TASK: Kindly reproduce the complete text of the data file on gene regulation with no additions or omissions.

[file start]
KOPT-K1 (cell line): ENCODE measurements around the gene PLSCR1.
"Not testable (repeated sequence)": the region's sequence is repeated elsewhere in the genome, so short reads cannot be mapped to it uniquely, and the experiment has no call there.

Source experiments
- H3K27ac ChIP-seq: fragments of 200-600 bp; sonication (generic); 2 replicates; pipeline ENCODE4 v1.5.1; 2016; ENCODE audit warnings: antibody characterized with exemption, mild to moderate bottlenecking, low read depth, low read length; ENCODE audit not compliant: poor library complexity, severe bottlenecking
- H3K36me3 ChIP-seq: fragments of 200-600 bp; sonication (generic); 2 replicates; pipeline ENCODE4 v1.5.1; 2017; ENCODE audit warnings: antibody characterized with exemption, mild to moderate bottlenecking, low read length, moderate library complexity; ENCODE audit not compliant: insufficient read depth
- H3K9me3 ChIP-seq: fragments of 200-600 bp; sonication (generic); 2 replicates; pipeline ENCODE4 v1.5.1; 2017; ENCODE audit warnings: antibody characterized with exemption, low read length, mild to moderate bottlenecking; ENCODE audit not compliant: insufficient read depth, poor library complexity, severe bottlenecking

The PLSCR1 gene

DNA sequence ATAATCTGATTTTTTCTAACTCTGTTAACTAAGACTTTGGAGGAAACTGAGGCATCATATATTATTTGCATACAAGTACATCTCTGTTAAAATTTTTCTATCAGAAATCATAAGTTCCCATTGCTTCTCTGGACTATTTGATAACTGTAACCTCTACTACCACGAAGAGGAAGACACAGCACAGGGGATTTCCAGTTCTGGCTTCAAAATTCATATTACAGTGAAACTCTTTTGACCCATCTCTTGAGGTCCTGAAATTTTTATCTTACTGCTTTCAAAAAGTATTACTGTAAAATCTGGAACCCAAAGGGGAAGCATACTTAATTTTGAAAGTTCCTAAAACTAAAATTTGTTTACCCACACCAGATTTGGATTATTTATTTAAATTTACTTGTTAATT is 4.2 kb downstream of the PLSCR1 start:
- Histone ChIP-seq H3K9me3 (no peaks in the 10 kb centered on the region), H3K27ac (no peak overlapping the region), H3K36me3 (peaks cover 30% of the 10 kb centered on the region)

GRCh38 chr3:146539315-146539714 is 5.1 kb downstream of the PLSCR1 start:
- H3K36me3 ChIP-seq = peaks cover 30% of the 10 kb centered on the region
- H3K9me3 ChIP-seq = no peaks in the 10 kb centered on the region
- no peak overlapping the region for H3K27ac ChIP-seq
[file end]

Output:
KOPT-K1 (cell line): ENCODE measurements around the gene PLSCR1.
"Not testable (repeated sequence)": the region's sequence is repeated elsewhere in the genome, so short reads cannot be mapped to it uniquely, and the experiment has no call there.

Source experiments
- H3K27ac ChIP-seq: fragments of 200-600 bp; sonication (generic); 2 replicates; pipeline ENCODE4 v1.5.1; 2016; ENCODE audit warnings: antibody characterized with exemption, mild to moderate bottlenecking, low read depth, low read length; ENCODE audit not compliant: poor library complexity, severe bottlenecking
- H3K36me3 ChIP-seq: fragments of 200-600 bp; sonication (generic); 2 replicates; pipeline ENCODE4 v1.5.1; 2017; ENCODE audit warnings: antibody characterized with exemption, mild to moderate bottlenecking, low read length, moderate library complexity; ENCODE audit not compliant: insufficient read depth
- H3K9me3 ChIP-seq: fragments of 200-600 bp; sonication (generic); 2 replicates; pipeline ENCODE4 v1.5.1; 2017; ENCODE audit warnings: antibody characterized with exemption, low read length, mild to moderate bottlenecking; ENCODE audit not compliant: insufficient read depth, poor library complexity, severe bottlenecking

The PLSCR1 gene

DNA sequence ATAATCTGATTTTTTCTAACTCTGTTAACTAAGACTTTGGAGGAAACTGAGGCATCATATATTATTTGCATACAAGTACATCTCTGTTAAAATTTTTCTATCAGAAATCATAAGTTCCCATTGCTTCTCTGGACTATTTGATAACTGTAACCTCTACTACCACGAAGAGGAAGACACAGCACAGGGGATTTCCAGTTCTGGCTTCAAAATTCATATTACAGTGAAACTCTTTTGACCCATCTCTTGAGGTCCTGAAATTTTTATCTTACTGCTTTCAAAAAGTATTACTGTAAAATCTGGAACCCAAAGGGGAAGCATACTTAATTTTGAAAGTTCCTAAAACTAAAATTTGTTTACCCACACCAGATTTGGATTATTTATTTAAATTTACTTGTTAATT is 4.2 kb downstream of the PLSCR1 start:
- Histone ChIP-seq H3K9me3 (no peaks in the 10 kb centered on the region), H3K27ac (no peak overlapping the region), H3K36me3 (peaks cover 30% of the 10 kb centered on the region)

GRCh38 chr3:146539315-146539714 is 5.1 kb downstream of the PLSCR1 start:
- H3K36me3 ChIP-seq = peaks cover 30% of the 10 kb centered on the region
- H3K9me3 ChIP-seq = no peaks in the 10 kb centered on the region
- no peak overlapping the region for H3K27ac ChIP-seq